We live in a multicultural society where everyone has unique and interesting backgrounds.
Including in these is FOOD, which plays an important role in our lives.
Like everything else, food varies from one culture to the other. For example, it is found that eating pork
is perfectly normal in one country and prohibited in another.

We are a group of students from Vanier College in Montreal, Canada. As a school project
for our humanities class World Views on Food Production, each one of us had to come up with a special recipe.
This recipe had to either be a tradition that has been present in our family for many years or
have a symbolic meaning/historical background attached to it, which is part of our culture.

Because we didn't want to keep them only to ourselves, we created this blog to share with you our recipes!
Among these recipes, you will find appetizers, main dishes and desserts.

In this blog, you'll be transported from North and South America all the way to Europe and Asia passing by Africa.
Enjoy as you discover new delicious foods from around the world!

CHINA: "Zhong" (粽)

By: Kenny Tran

Long ago, somewhere in China, a man was once born. At that time there were a lot of unkind officers who used their power to illegally acquire money. The man had a lot of pride. He studied hard to become an advisor to the king, so that he could earn a lot of money to feed his family and help the unfortunate. He wanted to bring peace to the villagers, since the king had other things to do. His effort indeed paid off, because he passed the test that occurs every four years. This test is the only path for an ordinary peasant to become an officer who serves the king. It took this man many years to rise to the top. He later earned the king’s trust and became his main advisor.

During his rise to power, he did many good deeds, which built him a good reputation. All peasants loved him. However, his rise would mean a downfall for others; therefore, other officers hated him. Soon enough, they started gossiping, creating false rumors about him. Passing from mouths to ears, the rumors became as bad as they could be. They turned out to be something like: “he is betraying the king or now that he got so much power, he will make a revolution to take over the kingdom”. It didn’t take very long for some of these stories to reach the king’s ears. Full of anger, he condemned the man to death. The man didn’t want to lose his pride by being beheaded, so, on May 5th of the Chinese calendar, he jumped into a river and drowned himself. His beloved peasants wanted him to have a full body on his road to heaven. So they threw a mixture of food wrapped in what we call, “Zhong” (粽), in the river. The mixture is a made of rice, beans, pork meat, eggs, sausages, peanuts, bamboo leaves and strings to keep it in one piece, so the fishes would eat the food and not the man’s body.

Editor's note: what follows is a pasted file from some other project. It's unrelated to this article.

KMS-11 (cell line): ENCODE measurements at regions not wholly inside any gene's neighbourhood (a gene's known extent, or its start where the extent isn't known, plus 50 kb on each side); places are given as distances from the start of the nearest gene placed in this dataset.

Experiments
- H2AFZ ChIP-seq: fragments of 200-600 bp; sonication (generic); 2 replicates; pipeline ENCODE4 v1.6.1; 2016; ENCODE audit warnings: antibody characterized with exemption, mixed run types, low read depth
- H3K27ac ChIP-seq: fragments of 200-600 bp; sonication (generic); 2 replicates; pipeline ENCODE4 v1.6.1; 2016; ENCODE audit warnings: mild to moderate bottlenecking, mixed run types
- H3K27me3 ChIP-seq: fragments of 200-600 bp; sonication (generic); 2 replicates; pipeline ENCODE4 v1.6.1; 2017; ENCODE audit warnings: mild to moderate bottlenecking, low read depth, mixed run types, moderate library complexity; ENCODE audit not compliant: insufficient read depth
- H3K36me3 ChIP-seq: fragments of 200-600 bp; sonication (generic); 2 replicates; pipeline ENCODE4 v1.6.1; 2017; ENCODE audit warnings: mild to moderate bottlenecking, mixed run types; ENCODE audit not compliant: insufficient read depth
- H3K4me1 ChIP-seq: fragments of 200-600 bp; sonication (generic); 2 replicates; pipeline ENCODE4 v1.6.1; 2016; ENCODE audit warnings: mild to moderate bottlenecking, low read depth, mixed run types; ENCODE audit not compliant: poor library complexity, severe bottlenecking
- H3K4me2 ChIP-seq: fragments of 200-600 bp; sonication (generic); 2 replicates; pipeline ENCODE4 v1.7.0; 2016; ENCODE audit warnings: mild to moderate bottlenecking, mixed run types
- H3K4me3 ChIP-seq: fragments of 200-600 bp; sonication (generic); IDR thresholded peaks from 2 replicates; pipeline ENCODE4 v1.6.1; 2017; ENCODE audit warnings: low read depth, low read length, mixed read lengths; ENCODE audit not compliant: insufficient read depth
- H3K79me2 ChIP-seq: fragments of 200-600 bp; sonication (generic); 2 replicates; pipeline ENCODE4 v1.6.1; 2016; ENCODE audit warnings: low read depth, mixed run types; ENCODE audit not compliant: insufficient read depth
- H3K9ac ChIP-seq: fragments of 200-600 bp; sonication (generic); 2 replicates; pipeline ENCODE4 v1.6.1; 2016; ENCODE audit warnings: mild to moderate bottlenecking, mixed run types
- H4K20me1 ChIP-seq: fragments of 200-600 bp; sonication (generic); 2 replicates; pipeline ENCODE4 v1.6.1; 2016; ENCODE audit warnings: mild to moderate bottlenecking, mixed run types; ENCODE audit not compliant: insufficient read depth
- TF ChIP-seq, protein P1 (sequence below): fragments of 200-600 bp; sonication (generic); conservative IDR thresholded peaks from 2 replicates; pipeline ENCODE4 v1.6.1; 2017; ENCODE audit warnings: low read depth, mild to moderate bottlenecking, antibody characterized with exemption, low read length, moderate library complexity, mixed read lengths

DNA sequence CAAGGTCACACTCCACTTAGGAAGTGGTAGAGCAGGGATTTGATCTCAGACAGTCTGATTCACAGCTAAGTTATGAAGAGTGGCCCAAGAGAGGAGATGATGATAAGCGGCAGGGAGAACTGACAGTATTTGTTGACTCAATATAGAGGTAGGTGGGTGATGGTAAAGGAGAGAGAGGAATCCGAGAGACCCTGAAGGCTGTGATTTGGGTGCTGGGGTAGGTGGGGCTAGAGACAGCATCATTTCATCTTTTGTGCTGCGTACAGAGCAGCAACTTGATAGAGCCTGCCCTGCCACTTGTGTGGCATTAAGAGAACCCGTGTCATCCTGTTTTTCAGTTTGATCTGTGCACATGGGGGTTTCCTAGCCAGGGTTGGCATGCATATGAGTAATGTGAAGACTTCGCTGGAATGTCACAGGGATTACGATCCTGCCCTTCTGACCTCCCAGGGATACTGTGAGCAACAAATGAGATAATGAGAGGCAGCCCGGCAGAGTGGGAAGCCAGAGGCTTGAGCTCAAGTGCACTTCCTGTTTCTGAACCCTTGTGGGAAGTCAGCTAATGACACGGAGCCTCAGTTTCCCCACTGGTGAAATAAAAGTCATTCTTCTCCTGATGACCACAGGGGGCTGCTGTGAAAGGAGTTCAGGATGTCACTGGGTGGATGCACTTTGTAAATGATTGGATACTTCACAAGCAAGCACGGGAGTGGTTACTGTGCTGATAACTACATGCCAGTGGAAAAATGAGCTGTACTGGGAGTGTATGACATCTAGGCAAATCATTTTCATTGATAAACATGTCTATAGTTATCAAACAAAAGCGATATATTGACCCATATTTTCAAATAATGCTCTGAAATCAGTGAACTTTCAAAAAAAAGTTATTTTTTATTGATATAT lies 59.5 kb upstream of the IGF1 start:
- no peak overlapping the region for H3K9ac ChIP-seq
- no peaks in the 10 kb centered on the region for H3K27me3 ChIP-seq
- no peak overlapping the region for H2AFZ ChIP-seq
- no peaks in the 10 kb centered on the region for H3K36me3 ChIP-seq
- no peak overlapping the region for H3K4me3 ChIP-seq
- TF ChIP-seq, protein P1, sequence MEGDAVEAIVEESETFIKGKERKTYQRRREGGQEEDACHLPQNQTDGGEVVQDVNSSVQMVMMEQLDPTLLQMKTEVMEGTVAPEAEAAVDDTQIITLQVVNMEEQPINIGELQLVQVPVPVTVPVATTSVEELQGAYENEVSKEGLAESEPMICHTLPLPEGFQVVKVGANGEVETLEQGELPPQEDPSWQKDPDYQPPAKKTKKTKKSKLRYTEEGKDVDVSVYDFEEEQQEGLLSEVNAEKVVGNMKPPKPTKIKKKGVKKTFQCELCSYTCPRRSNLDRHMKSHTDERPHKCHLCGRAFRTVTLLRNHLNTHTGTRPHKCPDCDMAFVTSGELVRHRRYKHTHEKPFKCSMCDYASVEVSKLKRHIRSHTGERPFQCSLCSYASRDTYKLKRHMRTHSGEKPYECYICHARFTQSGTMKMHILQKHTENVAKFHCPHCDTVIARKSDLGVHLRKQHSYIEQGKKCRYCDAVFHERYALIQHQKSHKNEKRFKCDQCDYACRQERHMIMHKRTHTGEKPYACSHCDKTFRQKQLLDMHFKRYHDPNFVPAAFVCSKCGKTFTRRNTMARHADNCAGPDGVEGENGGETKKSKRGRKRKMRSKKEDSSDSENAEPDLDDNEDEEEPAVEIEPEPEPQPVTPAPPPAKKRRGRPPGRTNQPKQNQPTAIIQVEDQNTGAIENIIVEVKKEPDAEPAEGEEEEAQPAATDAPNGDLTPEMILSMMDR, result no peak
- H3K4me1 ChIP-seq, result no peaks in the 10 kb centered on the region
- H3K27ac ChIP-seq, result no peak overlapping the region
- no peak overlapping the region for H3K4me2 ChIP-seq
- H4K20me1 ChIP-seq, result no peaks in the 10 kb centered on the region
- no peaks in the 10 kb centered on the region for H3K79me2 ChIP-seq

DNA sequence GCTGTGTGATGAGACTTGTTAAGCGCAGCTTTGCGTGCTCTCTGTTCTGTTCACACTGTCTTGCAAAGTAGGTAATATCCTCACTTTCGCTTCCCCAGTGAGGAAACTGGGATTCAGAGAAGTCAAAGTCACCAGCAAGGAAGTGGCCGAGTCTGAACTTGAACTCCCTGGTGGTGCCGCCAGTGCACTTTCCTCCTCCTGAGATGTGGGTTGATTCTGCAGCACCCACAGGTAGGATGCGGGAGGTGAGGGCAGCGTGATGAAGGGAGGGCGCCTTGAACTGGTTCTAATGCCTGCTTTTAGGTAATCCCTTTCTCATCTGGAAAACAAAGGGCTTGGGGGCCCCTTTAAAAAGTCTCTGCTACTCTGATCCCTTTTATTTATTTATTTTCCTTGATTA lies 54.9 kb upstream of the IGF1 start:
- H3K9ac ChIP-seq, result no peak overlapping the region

Now, we don’t throw food into the river, but we eat this particular food to remember that man. My parents make these on May 5th of the Chinese calendar. I’ve been eating this for 18 years. The bamboo leaves can be found in Asian market such as, Kim Phat near Jarry, and groceries stores in China Town.


- 1 ½ cup rice
- ¼ cup green beans
- pork
- sausage
- 4-5 bamboo leaves
- 1 egg
- peanuts
- 1 meter of string

1. Wash the rice.
2. Leave the rice with water overnight.
3. Wash the green beans.
4. Leave the green beans with water overnight.
5. Take out the rice and pour some salt on it.
6. Do the same thing with the green beans.
7. Cook the pork with hot water.
8. Cut the pork into small pieces.
9. Slice the sausage into slices.
10. Wash the bamboo leaves.
11. Put some rice on a bamboo leaf.
12. Add a little bit of the meats and beans in it.
13. Add another layer of rice on top.
14. Close the package with another leaf.
15. Seal the package with the string.
16. Put it in a hot pot to cook for around 4 hours.

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